Michael Winterbottom presents the English countryside beautifully. The scenes of simply driving along meadows are gorgeous, along with some breathtaking cliffs. He also presents the food handsomely, both cooking and serving, from a ridiculously posh eatery to a simple English breakfast. One standout shot features an old man trying to impart information on limestone to an aloof Coogan. As Coogan walks away you can feel the human connection leaving the old man, standing alone atop a cliff.

Hilarious from the first shot to the end of the eponymous voyage, Coogan and Brydon rarely slow in their attacks on one another, the people they encounter or the accommodations provided them. Not that all of it is mean-spirited, just playful. I began to tire of Brydon’s act, funny though he may be, after roughly an hour. Once he dips into the Hugh Grant impression a fourth time it grows old. In those moments, Coogan alleviates the tedium by pointing out what Brydon is doing. The Trip is a great road movie, with two friends entertaining one another for a few days. Getting to ride along with them is the next best thing to being there. 4 stars

Marvel Comics’ Thor suffers lately from rushed and uninteresting stories with no real degree of importance. I watched Thor in a theater and Thor: Tales of Asgard on DVD and neither seemed like more than a set up for another story. I got the feeling that both movies were made just to get Thor’s backstory out of the way.


In the case of Thor it’s simply to explain who the big blond guy with the hammer is in the soon-to-be Avengers. His story of a god fallen to hubris works well enough and his supporting cast carries their end of the deal, but star Chris Hemsworth contributes just enough to get by. His slipping Australian accent distracts from his lines frequently, though I know of no other actor better suited for the role physically. Huge, blond and gruff, he looks the perfect Norse Thunder God. He’s best when hurling Mjölnir into Frost Giants and screaming battle cries. Not coincidentally, so is the movie best when Thor is limited to doing so. The comedic elements on Earth, though, work well due to Kat Dennings contribution as an intern studying under astrophysicist Natalie Portman. Portman’s good enough in the role, far better than a Star Wars performance but the role hardly demands another Black Swan turn from her.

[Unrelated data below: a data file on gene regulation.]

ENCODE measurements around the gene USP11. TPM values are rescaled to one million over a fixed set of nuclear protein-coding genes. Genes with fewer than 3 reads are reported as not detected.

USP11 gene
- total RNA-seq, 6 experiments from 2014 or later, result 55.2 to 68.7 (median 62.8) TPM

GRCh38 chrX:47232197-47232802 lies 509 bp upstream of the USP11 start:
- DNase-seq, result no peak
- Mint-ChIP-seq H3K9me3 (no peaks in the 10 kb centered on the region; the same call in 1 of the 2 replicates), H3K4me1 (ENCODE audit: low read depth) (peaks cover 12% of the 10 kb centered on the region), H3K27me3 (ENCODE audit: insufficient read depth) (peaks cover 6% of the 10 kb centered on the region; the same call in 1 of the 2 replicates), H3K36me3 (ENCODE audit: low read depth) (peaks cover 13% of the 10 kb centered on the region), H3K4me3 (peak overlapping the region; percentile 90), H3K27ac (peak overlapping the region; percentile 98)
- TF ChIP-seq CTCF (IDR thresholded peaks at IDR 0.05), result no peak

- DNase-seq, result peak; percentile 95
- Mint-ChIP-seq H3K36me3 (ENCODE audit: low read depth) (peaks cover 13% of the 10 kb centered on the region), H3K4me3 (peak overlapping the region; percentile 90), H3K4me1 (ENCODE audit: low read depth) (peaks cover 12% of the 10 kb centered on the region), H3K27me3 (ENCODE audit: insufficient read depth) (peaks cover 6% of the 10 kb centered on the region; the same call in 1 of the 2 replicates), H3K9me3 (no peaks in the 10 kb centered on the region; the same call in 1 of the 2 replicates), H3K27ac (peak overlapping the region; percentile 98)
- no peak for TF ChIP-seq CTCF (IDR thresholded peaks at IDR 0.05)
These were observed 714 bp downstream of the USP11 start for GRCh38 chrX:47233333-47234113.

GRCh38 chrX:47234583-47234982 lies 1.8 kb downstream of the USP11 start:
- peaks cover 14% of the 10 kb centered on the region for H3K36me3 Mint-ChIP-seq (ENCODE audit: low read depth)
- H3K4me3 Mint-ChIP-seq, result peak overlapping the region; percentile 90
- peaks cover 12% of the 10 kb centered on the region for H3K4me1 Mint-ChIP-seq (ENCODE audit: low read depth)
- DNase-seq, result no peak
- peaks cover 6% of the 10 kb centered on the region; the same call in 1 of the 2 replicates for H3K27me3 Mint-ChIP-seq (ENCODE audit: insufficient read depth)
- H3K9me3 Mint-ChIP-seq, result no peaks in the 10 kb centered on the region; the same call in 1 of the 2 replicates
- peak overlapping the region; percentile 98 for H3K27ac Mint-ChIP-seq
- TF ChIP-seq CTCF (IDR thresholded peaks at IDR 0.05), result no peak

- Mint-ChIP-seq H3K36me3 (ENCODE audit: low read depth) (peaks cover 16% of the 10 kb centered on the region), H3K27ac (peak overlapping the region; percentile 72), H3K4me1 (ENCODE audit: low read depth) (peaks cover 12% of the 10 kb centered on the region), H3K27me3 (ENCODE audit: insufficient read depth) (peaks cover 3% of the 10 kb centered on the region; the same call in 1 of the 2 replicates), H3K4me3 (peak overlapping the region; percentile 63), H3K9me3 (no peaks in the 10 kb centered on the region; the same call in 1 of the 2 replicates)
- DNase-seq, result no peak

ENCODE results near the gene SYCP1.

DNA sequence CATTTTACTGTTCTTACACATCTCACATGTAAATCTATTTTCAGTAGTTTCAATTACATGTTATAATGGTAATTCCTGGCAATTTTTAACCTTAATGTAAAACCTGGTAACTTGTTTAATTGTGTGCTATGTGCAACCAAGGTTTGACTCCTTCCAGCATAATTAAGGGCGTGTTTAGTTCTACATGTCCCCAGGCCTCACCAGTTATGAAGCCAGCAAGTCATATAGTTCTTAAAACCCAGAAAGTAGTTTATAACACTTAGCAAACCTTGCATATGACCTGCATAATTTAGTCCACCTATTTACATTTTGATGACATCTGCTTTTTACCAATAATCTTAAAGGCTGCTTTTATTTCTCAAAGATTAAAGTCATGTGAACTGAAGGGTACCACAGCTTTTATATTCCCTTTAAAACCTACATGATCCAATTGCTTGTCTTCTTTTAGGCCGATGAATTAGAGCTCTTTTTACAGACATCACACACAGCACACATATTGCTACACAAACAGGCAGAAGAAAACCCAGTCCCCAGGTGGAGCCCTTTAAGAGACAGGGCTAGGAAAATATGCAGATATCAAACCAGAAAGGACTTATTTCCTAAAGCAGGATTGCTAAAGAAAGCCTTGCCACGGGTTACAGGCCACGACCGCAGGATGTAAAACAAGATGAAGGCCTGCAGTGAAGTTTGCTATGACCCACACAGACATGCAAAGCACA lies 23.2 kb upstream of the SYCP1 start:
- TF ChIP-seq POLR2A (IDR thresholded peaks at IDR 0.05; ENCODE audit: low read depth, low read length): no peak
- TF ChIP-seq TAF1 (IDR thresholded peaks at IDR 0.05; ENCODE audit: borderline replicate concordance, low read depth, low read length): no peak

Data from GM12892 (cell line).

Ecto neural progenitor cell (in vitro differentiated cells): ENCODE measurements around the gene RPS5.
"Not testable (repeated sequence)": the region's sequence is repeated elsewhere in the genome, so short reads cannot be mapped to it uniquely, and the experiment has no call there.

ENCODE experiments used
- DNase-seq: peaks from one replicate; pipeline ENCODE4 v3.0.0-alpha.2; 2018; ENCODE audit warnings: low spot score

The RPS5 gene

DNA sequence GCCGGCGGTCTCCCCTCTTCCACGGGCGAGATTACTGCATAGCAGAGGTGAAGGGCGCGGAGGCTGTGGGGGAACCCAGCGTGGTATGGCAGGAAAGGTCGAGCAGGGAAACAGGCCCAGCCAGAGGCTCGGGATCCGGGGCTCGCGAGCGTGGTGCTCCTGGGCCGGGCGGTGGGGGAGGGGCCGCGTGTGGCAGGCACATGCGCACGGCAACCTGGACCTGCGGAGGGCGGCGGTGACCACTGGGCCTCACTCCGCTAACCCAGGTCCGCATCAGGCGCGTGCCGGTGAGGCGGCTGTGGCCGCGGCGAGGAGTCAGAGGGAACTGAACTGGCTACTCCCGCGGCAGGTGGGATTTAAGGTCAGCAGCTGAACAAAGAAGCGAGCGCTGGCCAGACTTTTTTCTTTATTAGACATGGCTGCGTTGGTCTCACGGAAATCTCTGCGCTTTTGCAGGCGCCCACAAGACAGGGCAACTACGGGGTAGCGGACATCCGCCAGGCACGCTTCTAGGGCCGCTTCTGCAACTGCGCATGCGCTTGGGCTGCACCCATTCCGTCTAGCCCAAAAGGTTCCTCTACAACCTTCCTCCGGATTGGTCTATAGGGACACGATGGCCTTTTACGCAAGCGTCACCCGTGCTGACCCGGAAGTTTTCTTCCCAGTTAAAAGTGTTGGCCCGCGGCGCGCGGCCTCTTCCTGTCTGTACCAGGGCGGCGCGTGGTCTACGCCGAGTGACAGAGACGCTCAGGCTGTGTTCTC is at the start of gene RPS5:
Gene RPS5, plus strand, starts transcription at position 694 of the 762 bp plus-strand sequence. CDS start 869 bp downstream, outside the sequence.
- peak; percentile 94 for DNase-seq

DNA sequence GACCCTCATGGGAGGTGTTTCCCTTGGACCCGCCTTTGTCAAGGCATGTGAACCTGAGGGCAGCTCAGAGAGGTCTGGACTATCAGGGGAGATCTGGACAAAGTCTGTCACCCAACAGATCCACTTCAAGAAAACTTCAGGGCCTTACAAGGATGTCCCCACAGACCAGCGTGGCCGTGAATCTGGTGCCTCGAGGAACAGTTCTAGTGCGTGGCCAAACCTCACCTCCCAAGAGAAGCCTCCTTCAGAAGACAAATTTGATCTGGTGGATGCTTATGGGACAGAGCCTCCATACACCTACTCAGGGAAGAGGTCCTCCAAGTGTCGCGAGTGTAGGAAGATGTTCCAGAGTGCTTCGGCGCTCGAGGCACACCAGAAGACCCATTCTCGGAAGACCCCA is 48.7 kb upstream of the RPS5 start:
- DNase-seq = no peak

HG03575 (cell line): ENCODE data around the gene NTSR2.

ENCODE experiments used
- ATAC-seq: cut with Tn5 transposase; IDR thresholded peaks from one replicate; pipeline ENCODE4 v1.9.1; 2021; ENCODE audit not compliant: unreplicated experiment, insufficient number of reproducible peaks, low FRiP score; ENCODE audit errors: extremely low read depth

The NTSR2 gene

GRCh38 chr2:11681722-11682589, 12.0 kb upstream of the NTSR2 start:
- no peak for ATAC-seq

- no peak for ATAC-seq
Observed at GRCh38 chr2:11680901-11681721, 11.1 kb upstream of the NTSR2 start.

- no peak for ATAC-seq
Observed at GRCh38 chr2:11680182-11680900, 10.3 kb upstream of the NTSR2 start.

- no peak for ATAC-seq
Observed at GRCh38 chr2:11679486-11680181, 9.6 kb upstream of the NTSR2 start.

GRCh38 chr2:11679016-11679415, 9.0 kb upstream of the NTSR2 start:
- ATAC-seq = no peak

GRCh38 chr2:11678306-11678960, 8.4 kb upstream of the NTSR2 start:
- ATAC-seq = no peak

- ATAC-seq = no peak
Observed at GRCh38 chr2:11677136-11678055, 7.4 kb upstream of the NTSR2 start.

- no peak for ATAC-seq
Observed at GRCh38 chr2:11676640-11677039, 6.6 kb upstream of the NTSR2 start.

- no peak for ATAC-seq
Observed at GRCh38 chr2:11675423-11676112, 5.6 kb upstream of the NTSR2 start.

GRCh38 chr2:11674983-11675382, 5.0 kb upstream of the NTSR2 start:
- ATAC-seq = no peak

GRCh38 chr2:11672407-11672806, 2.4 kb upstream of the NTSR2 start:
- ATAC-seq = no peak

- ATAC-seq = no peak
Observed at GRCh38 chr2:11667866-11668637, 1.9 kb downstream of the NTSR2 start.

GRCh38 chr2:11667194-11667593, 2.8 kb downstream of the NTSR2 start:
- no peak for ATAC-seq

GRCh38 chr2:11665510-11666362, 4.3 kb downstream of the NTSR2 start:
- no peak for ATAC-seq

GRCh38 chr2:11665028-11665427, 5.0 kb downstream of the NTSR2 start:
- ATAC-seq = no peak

Again, my main beef with the movie is that from crater where the hammer was buried (Iron Man 2) in the beginning right through the stinger at the end, this felt a building block for Thor’s eventual membership in the Avengers. The origin story in the film’s center felt too bookended by the outside influence of other films both past and future. Thor’s movie never belonged solely to Thor in the way that Iron Man belonged to Tony Stark or The Hulk belonged to Bruce Banner. Maybe that’s just the nature of the character but he felt far too blank outside of his readily remedied rageaholic tendencies. Unlike Stark’s alcoholism or the Hulk’s ever present rampages, Thor has no personality issues he can’t resolve by stopping to think briefly or any external problems from that he can’t solve by hitting them with his hammer. With Thor almost every problem really is a nail. 3 ½ of 5 stars


Thor: Tales of Asgard suffers even worse as it functions only as a prequel to Thor. Everything presented in the latter is shown in the former but with the always annoying transformation of the lead character into a teenager. The preening young Thor learns humility and heroism through his folly, much like the older Thor of the theatrically released feature film. So, apparently Thor goes through this same transformation every few years, retaining nothing of the original lesson. I found the voice acting and animation dull and the story rehash since I had seen the other already. I’m starting to question whether or not the character even deserves better than this. A little frailty would go a long way with Thor, especially some moral questions about the use of his power that aren’t wrapped up inside one battle gone wrong or thrust upon him by his father’s judgment. 2 of 5 stars